As the owner of a medium-sized corporation, I’ve considered taking loans from my business, versus a traditional financial institution. What do I need to be aware of from a tax standpoint, to do so responsibly?
This isn’t an unusual occurrence in our experience. Owners occasionally need to borrow funds from their businesses, and, if your business is structured as a corporation and it has extra cash on hand, it can be a convenient and low-cost option. But we always urge our clients to treat the transaction as a bona fide loan, with all of the accompanying benefits and drawbacks. If you don’t, the IRS can claim that you received a dividend or compensation payment rather than a loan, which will add to your tax burden.
What are the rules?
A corporation can make de minimis loans of $10,000 or less to shareholders without paying interest. But, if all the loans from the corporation to a shareholder add up to more than $10,000, they may be subject to a complicated set of below-market interest rules unless you charge what the IRS considers an “adequate” rate of interest. Each month the IRS publishes its applicable federal rates (AFRs), which vary depending on the term of the loan.
The current interest rate environment can make borrowing very attractive. Interest rates are starting to rise, but they are still near historic lows. For example, in July 2017, the adjusted AFR for short-term loans (of not more than three years) was only 1.22%. The rate was 1.89% for midterm loans (with terms ranging from more than three years to not more than nine years).
These aren’t usually the same rates you’ll see if utilizing a bank for your loan. The AFRs are typically below what a traditional financial institution would charge. As long as the corporation charged interest at the AFR (or higher), the loan would be exempt from the complicated below-market interest rules the IRS imposes.
The interest rate for a demand loan — which is payable whenever the corporation wants to collect it — isn’t fixed when the loan is set up. Instead it varies depending on market conditions. So, calculating the correct AFR for a demand loan is more complicated than it is for a term loan. In general, it’s easier to administer a shareholder loan with a prescribed term than a demand note.
If a corporation lends money to a shareholder at an interest rate that’s below the AFR, the IRS requires it to impute interest using the below-market interest rules. These calculations can be complicated. The amount of incremental imputed interest (beyond what the corporation already charges the shareholder) depends on when the loan was set up and whether it’s a demand or term loan. There are also tax consequences for this imputed interest to both the corporation and the shareholder.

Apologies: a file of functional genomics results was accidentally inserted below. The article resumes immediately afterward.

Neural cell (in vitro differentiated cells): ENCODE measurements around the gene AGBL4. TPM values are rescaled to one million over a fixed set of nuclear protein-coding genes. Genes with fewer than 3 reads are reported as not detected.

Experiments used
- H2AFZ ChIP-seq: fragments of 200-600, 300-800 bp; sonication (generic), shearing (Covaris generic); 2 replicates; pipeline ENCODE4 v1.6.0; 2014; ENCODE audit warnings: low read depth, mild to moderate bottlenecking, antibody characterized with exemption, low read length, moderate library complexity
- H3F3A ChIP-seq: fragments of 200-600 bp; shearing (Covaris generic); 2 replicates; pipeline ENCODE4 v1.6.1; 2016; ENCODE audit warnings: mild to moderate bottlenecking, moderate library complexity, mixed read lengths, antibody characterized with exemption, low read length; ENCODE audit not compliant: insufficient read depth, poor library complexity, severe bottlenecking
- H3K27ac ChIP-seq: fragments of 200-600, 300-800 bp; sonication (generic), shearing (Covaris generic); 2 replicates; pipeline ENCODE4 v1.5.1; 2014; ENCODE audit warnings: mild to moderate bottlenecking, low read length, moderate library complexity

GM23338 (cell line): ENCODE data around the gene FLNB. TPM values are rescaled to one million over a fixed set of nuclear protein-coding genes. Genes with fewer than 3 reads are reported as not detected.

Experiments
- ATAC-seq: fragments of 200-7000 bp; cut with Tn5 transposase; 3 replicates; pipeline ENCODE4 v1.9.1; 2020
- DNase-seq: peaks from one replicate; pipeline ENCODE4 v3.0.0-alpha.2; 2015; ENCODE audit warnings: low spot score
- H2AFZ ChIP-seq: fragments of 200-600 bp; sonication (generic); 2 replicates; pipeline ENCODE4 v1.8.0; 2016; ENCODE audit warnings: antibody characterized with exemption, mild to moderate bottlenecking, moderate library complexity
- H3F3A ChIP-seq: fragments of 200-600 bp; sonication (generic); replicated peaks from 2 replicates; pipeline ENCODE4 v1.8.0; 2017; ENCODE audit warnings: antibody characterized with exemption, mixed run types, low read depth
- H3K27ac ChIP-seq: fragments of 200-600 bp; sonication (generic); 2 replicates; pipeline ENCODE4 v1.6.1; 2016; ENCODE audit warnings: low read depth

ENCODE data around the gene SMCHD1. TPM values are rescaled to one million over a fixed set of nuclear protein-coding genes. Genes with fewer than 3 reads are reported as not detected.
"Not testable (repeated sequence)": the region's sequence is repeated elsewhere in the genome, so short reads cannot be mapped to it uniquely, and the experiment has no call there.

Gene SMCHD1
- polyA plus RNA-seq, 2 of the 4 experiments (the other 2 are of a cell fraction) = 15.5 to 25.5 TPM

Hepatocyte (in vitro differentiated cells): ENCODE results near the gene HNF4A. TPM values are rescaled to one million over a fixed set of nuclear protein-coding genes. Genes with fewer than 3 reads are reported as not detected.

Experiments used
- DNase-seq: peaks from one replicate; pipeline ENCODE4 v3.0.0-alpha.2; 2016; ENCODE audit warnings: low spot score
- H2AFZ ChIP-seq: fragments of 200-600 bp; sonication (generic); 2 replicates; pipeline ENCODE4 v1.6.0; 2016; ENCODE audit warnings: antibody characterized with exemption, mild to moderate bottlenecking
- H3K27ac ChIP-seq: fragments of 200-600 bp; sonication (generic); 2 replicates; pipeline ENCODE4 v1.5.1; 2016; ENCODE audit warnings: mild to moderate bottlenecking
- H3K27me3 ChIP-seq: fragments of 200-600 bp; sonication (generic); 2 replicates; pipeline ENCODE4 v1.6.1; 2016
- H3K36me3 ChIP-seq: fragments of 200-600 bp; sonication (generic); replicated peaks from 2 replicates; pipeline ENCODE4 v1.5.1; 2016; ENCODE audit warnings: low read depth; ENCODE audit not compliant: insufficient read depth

Additionally, the IRS may argue that the loan should be reclassified as either a dividend or additional compensation. The corporation may deduct the latter, but it will also be subject to payroll taxes. Both dividends and additional compensation would be taxable income to the shareholder personally, however.
Treat it like a traditional loan
When executing shareholder loans, it’s important to treat the loan itself and the process as if it were coming from a traditional source. When deciding whether payments made to shareholders qualify as loans, the IRS considers a variety of factors, including the size of the loan, as well as the organization’s earning history, prior dividend payments and loan repayments. It also will evaluate the shareholder’s ability to repay the loan and power in the corporate decision-making process.
The IRS will also factor in whether you’ve executed a formal, written note that specifies repayment terms — including the interest rate, maturity date and collateral, so be sure to cross all the t’s and dot all the i’s.
Even with these considerations, a shareholder loan can be a smart tax planning move. If you are considering one, just be sure to talk it through with a CPA and your legal advisor to ensure you execute the loan in compliance with the latest IRS rules and terms.
Tom Cooney and Crystal Faulkner are partners with MCM CPAs & Advisors, a CPA and advisory firm offering expert guidance and beyond the bottom line thinking for today’s public and private businesses large and small, not-for-profits, governmental entities and individuals. For additional information, call 513-768-6796 or visit us online at www.mcmcpa.com.